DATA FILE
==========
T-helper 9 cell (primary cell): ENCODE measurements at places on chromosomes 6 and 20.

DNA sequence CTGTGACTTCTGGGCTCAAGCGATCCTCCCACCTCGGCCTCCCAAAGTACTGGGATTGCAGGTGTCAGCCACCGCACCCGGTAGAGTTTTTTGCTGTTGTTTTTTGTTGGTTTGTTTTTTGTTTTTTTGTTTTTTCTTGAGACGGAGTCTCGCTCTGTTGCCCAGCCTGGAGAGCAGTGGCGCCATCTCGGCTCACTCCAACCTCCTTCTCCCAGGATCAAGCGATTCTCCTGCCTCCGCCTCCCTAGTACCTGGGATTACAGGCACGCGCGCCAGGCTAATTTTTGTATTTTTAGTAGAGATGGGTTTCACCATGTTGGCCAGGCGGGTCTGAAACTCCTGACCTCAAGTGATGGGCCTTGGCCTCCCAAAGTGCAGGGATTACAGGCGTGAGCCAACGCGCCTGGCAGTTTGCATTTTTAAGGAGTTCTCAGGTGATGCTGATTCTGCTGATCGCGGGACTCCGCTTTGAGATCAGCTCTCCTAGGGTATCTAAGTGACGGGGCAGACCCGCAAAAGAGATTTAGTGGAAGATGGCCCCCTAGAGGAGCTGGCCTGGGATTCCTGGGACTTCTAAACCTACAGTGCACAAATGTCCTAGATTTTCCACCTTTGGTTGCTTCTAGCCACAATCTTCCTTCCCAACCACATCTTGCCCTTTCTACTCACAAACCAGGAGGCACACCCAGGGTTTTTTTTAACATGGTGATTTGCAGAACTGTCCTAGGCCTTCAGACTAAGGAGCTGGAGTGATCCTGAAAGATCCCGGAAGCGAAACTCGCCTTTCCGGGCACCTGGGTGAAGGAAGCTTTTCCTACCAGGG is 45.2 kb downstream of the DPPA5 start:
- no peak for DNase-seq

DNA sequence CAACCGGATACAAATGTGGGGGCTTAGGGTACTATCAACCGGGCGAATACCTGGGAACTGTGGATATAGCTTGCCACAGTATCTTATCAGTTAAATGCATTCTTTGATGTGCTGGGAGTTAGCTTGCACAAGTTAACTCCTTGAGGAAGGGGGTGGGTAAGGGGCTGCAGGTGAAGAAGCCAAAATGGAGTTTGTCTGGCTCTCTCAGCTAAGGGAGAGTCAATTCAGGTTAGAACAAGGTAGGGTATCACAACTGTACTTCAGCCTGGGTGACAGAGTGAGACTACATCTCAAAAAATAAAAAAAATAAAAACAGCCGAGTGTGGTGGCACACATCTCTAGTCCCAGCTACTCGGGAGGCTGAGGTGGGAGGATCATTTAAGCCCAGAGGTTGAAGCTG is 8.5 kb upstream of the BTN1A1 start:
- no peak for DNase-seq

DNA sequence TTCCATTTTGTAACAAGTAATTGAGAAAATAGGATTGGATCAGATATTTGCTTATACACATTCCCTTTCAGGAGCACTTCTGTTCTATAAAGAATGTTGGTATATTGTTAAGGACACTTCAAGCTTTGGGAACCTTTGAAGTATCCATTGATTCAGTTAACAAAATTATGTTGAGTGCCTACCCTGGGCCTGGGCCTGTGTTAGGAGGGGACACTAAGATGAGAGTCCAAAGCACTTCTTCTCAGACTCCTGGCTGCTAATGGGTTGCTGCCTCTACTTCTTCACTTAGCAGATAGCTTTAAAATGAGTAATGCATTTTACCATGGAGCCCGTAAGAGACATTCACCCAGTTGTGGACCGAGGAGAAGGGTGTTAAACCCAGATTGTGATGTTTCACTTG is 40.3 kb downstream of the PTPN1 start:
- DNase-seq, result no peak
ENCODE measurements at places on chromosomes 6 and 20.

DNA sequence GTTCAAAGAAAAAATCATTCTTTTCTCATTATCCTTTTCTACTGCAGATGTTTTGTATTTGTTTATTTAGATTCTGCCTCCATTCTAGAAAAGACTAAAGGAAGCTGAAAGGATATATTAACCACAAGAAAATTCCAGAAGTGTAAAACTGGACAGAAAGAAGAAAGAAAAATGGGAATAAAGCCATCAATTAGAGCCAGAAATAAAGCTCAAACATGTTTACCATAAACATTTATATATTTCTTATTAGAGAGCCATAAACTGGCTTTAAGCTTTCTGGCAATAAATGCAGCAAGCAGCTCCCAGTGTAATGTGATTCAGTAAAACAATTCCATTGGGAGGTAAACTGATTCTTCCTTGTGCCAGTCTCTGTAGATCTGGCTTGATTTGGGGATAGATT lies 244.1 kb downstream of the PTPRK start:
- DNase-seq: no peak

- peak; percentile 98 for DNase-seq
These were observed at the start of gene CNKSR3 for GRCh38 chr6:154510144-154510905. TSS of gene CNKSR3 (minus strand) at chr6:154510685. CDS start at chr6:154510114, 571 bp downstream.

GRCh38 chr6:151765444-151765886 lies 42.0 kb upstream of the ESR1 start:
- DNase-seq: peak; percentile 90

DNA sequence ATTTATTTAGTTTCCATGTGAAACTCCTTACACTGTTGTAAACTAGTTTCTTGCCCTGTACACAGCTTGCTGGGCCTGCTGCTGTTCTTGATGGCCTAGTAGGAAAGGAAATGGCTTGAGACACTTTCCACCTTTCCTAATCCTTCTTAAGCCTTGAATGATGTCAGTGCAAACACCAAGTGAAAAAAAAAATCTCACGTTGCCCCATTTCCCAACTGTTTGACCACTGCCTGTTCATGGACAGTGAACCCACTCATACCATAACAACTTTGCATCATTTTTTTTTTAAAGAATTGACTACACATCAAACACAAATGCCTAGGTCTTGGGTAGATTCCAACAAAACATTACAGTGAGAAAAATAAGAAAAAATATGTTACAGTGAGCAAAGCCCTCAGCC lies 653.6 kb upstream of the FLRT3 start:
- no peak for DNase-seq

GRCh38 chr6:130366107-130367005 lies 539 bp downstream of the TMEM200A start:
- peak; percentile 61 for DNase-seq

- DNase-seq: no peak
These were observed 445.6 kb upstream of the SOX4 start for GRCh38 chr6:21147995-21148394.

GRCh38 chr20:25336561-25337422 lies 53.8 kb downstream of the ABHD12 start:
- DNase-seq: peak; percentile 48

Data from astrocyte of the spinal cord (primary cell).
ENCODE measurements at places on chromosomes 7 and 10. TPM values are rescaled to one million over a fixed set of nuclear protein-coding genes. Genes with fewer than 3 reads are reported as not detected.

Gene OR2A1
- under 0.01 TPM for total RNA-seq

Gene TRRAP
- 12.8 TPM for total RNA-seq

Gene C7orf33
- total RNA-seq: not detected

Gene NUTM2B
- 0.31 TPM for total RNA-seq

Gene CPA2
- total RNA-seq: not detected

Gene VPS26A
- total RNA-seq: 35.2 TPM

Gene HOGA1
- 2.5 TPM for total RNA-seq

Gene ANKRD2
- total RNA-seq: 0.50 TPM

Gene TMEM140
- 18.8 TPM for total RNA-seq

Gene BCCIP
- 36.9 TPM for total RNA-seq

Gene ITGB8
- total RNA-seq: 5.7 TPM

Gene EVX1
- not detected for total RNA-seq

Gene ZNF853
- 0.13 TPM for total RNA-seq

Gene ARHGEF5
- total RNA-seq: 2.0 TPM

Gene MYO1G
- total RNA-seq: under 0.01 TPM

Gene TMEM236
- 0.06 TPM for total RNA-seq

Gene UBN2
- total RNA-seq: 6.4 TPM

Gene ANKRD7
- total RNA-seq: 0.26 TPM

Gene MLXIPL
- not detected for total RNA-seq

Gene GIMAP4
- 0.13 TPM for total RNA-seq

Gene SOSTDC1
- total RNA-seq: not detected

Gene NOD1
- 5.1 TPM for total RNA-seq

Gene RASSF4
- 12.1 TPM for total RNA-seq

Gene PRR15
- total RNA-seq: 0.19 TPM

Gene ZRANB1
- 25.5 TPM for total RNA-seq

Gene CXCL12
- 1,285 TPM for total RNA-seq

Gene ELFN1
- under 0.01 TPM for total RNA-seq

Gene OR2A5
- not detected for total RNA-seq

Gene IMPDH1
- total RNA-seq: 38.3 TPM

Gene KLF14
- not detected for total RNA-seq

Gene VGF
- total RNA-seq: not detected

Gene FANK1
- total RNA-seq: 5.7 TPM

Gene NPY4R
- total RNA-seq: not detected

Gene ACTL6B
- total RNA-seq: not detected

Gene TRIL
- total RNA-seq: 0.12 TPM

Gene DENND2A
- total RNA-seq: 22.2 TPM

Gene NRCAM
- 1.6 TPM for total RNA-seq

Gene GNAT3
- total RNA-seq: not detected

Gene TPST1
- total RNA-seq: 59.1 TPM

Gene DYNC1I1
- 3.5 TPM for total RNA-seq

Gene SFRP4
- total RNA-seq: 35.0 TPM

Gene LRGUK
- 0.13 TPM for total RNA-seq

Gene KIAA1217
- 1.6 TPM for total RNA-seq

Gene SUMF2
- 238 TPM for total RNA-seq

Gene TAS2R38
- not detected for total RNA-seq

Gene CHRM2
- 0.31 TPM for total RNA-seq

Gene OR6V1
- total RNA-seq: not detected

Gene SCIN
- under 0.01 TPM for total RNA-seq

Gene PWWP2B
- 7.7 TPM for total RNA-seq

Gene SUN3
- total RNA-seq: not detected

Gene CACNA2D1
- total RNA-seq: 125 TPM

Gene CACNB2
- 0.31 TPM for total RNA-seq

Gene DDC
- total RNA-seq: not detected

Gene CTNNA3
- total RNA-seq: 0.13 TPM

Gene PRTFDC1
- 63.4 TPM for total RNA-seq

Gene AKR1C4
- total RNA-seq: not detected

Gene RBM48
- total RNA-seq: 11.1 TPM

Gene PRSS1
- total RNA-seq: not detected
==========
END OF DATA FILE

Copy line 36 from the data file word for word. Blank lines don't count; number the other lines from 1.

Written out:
- total RNA-seq: 35.2 TPM